A recent Tennessee overtime case resulted in two conflicting and competing legal concepts – an employee’s right to initiate collective action litigation under the Fair Labor Standards Act (“FLSA”) and an employer’s right to require an employee to sign waivers of their right to pursue a collective action under the terms of an arbitration agreement. This case in Tennessee highlights the complexities that can sometimes arise in Federal Labor Standards Act cases.
Allegations of Altering Time Sheets to Reduce Number of Hours Worked
The lead plaintiff in this case had been employed for two years as an hourly employee for a national franchise that operated truck stops. Her case, similar to many FLSA cases, alleged that the employer intentionally altered time sheets in an attempt to reduce number of reported hours per week, effectively dodging legal obligations to provide overtime compensation.
The FLSA requires that employers pay all non-exempt employees at a rate of one and one half their regular hourly rate for all hours worked over forty in a single work week. The failure to pay these overtime premiums can have severe consequences for an employer. If an employee believes that they and other similarly situated workers have been deprived of overtime wages, the FLSA permits them to file an action on behalf of themselves and also on behalf of all similarly situated employees.
Filing a Collective Action
Often times in wage and hour cases, defending a claim against an individual can be relatively inconsequential to an employer. However, when that employee gathers a large group of his co-workers and files a collective action, the case becomes something of great concern to an employer who is caught skimming wages from their employees.
FLSA collective actions are similar in nature to class actions. A lead plaintiff will initiate a case by filing a complaint, identify a group of current or former employees that were harmed or affected by the employers actions and are similarly situated to the lead plaintiff, then the lead plaintiff will file a motion for conditional certification, which asks the Court to certify the collective to proceed with their claims together. After a court certifies the case as a collective action, the defendant will be required to turn over a list that identifies each individual that is to be notified that the case is pending. Notice will subsequently be sent to each member of the collective, and they will be afforded an opt-in period (generally between 60 and 90 days) in which they can opt-into the lawsuit.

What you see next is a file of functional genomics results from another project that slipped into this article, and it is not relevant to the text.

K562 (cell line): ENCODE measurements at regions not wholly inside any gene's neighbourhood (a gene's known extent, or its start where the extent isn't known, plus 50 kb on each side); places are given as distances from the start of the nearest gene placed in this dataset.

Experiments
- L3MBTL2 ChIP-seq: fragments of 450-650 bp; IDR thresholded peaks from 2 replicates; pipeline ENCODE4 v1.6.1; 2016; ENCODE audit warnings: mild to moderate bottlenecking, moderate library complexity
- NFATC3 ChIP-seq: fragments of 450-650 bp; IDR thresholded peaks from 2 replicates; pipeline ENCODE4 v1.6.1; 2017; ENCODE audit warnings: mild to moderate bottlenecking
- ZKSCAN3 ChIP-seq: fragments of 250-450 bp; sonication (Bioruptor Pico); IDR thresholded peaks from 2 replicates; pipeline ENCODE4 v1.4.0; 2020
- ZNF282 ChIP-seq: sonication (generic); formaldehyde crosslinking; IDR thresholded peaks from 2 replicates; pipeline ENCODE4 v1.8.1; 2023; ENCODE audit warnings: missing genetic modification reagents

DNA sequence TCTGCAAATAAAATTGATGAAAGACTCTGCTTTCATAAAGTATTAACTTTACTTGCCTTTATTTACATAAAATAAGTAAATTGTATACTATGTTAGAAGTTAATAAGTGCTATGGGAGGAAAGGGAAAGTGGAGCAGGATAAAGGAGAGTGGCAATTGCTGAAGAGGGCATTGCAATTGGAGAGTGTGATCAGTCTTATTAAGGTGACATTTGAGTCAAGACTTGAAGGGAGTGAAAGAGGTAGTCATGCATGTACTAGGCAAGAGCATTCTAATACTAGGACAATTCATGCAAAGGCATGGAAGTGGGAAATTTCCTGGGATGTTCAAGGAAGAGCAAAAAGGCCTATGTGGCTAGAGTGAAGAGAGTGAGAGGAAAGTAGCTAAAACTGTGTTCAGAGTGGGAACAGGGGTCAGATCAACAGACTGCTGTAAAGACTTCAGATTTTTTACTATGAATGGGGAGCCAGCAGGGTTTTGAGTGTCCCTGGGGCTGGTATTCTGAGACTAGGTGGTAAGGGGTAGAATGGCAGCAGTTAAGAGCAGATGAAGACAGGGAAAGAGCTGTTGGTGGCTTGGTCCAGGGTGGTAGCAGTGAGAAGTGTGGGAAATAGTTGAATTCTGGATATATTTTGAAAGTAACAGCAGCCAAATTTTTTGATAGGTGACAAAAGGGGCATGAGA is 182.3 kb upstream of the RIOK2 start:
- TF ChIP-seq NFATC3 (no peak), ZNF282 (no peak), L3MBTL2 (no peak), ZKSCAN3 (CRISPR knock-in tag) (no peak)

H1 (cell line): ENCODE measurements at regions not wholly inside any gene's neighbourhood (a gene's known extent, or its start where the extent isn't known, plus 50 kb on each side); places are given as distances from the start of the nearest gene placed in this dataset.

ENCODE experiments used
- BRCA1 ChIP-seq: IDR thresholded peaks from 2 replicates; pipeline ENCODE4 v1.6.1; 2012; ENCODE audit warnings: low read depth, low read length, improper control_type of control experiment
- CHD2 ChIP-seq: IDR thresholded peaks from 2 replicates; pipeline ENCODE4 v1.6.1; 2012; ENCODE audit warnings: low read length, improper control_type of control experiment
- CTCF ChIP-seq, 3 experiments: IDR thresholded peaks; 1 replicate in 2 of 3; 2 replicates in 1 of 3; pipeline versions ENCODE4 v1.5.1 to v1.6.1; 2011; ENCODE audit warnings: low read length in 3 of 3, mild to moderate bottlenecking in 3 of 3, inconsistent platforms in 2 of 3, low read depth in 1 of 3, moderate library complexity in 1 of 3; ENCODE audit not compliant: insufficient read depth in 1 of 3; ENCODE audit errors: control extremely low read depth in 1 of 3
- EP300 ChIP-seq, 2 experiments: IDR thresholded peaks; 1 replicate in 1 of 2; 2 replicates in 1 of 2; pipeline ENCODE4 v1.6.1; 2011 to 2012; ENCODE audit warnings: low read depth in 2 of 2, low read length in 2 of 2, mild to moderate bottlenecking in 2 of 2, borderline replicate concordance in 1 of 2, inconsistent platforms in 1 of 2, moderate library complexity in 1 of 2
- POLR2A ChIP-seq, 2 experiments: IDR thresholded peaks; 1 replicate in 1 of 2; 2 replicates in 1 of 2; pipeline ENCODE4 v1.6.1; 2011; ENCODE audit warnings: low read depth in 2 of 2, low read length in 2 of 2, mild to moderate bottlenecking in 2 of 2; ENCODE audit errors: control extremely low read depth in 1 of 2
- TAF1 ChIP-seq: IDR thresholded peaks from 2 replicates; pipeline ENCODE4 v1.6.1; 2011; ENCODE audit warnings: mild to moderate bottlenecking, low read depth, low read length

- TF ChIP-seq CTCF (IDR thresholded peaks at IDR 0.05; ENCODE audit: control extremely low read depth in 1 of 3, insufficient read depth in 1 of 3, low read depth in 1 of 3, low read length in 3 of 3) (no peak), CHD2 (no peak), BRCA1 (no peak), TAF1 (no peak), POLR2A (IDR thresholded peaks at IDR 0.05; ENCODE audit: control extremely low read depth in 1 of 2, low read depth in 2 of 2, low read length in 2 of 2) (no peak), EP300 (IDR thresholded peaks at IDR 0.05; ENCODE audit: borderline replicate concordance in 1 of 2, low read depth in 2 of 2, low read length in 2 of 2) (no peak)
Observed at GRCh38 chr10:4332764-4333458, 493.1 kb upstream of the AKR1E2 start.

The Plaintiff identified a class of over 80,000 workers similarly situated workers. However, her employer argued against certification of the collective because many members of the collective had signed a waiver of their right to proceed in a collective action by signing an arbitration agreement that included a class waiver. If successful in their argument, the employer would only face a lawsuit seeking a small amount of damages by a single employee, as opposed to facing a collective claim by up to 80,000 of their employees.
However, the named plaintiff never signed an arbitration agreement, nor did she waive her right to pursue a collective action. The employer opposed conditional certification of the FLSA collective and argued that approximately 50,000 of potential members of the collective signed valid arbitration agreements with class waivers and those specific employees should not be provided with notice of the collective action..
The federal trial judge, however, granted conditional certification of Plaintiffs’ collective and allowed her to provide notice to the other harmed workers, including the 50,000 other workers that signed arbitration agreements with the trucking company. The employer attempted to appeal this decision but obtained no relief from the Sixth Circuit Court of Appeals.
Currently, the United States Supreme Court has taken up the issue as to whether class or collective action waivers in arbitration agreements violated the National Labor Relations Act. Many expect the United States Supreme Court to decide the issue by next year. The decision will have a massive impact on the ability for individuals to advocate their rights against large employers who skim wages from large groups of employees a few dollars at a time.